Forty arrested over Euro 2016 violence at Eiffel Tower in Paris
Around 40 people were arrested in Paris Sunday after police used tear gas and water cannon against football fans hurling glass bottles at officers at the Eiffel Tower during the Euro 2016 final.
Paris: Around 40 people were arrested in Paris Sunday after police used tear gas and water cannon against football fans hurling glass bottles at officers at the Eiffel Tower during the Euro 2016 final.
Crowds of supporters, some donning France or Portuguese flags, gathered at the base of the Paris landmark before and after Portugal's stunning 1-0 victory over France after they were refused entry to the fan zone which was packed to its 90,000 capacity, Paris police said.
Other arrests took place outside the Stade de France where the match was played. They were for public disorder offences.
The base of the Eiffel Tower was engulfed in clouds of tear gas as riot police repelled the youths, who started fires on the pavement and threw bottles and other objects at the police lines, AFP photographers said. Police in riot gear faced off with crowds, as at least one police truck fired water at demonstrators.
The police, who had posted a message on Twitter and issued warnings in the Metro informing supporters the fan zone was full, used water cannon to extinguish the blazes.
The ground was littered with broken fencing and shattered glass as evening fell, with piles of rubbish burning and firefighters were later deployed to put out larger blazes on the streets of Paris, including at least one car that was set on fire.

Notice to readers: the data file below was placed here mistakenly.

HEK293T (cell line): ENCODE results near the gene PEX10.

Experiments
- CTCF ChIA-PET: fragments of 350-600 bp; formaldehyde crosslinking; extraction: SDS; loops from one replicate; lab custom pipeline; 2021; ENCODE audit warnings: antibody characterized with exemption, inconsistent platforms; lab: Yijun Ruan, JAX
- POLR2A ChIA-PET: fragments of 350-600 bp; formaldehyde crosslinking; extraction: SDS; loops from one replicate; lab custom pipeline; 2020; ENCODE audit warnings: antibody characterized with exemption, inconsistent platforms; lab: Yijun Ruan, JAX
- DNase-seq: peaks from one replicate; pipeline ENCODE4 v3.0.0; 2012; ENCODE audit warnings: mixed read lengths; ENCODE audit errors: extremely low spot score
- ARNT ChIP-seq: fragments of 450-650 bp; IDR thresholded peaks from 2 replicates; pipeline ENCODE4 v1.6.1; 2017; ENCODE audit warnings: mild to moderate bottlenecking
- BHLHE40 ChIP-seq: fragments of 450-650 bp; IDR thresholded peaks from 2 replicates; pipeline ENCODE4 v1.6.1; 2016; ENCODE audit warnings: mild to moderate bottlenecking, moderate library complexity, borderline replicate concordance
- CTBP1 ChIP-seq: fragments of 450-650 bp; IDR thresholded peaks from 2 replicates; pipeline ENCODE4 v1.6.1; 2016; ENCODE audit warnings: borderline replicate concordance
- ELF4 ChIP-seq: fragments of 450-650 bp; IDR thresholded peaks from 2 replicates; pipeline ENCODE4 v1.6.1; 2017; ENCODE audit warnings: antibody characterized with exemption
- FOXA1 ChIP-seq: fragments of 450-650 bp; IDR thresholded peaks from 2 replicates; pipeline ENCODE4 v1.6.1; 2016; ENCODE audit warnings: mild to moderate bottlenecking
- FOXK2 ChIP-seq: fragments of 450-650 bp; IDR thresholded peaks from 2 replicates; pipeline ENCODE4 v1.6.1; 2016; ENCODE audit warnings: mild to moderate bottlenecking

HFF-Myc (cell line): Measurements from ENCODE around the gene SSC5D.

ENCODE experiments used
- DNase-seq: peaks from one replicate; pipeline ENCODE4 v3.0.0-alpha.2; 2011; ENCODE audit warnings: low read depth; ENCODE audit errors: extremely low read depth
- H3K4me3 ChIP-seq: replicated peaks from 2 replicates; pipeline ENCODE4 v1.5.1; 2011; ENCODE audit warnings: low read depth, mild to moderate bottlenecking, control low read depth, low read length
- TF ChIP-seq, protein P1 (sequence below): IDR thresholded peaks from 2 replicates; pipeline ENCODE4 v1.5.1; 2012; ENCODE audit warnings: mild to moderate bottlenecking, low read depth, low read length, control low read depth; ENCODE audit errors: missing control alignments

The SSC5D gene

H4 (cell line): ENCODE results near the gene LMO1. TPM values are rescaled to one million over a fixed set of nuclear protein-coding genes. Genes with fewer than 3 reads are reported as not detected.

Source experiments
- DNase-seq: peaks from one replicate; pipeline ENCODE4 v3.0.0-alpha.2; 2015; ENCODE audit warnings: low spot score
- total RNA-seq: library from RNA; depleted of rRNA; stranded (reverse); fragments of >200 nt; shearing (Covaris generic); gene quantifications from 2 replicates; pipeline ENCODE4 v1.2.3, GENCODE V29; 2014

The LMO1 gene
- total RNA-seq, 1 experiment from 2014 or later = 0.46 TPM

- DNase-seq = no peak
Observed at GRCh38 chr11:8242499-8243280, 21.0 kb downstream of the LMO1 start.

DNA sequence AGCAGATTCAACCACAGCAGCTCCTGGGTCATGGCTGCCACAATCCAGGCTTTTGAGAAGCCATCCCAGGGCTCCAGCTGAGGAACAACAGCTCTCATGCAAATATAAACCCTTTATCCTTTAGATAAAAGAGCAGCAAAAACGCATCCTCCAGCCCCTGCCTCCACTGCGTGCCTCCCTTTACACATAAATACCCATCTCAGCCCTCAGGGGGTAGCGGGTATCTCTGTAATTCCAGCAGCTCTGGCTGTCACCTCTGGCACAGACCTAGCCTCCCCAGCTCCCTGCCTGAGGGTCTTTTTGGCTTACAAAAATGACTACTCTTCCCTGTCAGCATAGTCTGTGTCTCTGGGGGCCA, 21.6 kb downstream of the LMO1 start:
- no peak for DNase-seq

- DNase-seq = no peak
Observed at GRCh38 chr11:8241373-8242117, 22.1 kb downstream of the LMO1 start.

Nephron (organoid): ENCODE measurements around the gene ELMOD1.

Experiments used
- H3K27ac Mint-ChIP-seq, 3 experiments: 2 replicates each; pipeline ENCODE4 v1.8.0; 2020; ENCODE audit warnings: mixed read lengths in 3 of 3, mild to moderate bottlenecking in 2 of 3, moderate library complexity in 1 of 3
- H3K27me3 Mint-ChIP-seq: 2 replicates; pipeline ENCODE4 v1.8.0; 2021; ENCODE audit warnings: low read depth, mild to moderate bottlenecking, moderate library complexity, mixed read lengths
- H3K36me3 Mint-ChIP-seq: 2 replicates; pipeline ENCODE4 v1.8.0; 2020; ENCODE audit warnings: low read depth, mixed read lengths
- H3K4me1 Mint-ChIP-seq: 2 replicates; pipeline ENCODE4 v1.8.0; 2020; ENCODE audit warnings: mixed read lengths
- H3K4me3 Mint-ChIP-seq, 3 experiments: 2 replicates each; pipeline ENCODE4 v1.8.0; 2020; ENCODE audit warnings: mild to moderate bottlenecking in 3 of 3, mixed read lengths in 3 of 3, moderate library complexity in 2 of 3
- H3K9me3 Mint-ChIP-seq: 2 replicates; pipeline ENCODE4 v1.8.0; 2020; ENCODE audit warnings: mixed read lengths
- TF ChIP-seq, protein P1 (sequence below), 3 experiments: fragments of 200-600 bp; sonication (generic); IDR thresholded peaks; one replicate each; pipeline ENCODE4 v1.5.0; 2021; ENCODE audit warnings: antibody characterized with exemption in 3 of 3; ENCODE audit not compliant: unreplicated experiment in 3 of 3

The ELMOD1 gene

Last week, riot police fired tear gas in clashes with youths on the Champs Elysees avenue in Paris after France's qualification for the Euro 2016 final.
Earlier clashes between fans at the June 11 England-Russia match in Marseille left 35 people injured in violence that French prosecutors have largely blamed on around 150 "well-prepared" Russian supporters who carried out targeted attacks on England supporters.
Portugal's shock win over France in the European Championship final was the country's first international title, though superstar Cristiano Ronaldo was forced to watch the match injured from the touchline.
The buildup to the football tournament had been overshadowed by fears of jihadist violence following November attacks that left 130 people dead. In the days before it kicked off, unions disrupted trains and grounded planes and uncollected rubbish built up in the streets in strikes and protests against labour reforms.
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